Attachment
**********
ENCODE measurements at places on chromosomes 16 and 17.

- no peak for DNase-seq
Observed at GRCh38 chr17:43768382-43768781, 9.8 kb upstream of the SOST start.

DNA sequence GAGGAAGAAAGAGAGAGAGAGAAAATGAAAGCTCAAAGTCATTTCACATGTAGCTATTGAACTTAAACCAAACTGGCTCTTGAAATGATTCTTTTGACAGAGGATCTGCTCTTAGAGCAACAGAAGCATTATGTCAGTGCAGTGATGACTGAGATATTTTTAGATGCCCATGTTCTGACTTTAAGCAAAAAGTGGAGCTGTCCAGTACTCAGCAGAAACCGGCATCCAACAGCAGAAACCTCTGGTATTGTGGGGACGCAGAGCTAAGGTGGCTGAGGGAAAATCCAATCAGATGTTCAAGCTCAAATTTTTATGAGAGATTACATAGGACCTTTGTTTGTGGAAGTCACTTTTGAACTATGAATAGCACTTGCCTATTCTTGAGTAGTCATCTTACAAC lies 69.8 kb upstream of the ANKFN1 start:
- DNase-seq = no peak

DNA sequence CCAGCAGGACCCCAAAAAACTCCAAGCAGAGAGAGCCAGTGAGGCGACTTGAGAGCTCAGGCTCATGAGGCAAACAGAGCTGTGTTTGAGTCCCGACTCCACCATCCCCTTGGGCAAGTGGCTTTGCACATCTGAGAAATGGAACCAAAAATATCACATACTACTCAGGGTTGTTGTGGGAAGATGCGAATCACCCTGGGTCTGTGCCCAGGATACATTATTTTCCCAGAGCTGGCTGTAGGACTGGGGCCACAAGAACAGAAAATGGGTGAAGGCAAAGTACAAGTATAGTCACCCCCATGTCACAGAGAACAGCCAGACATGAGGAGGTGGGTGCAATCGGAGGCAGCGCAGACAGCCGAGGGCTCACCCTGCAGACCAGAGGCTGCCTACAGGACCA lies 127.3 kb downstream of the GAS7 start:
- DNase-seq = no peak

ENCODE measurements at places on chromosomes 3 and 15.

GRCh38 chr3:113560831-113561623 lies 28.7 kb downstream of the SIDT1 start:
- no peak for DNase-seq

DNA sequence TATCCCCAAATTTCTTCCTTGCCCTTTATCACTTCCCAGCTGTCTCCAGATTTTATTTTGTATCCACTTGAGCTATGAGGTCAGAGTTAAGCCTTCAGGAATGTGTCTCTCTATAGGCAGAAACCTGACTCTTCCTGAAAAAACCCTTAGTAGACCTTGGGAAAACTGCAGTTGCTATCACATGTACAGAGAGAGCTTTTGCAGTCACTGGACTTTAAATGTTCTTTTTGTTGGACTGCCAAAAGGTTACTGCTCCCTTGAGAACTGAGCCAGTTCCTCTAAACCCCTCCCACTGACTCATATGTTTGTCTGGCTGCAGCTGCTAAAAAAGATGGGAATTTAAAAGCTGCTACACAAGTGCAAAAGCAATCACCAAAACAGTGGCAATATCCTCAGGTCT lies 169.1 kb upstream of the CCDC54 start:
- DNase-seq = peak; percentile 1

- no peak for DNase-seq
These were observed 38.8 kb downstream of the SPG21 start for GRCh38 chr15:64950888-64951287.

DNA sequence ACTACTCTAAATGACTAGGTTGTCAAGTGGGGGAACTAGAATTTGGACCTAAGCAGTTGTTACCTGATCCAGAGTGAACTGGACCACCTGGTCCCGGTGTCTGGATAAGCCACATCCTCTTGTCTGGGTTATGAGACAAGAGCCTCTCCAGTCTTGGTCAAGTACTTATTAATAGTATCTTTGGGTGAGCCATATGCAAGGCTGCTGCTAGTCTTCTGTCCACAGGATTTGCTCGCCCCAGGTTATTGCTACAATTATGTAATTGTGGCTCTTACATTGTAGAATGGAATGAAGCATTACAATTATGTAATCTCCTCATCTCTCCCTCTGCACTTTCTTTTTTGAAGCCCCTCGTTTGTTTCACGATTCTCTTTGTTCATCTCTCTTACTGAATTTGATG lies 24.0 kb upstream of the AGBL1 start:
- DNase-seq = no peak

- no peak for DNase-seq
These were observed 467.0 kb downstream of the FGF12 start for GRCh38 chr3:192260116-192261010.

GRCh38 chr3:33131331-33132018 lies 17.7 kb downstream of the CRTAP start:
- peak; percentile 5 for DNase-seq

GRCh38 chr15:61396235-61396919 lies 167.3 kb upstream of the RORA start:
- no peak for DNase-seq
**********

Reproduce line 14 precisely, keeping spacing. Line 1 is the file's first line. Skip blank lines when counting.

These were observed 38.8 kb downstream of the SPG21 start for GRCh38 chr15:64950888-64951287.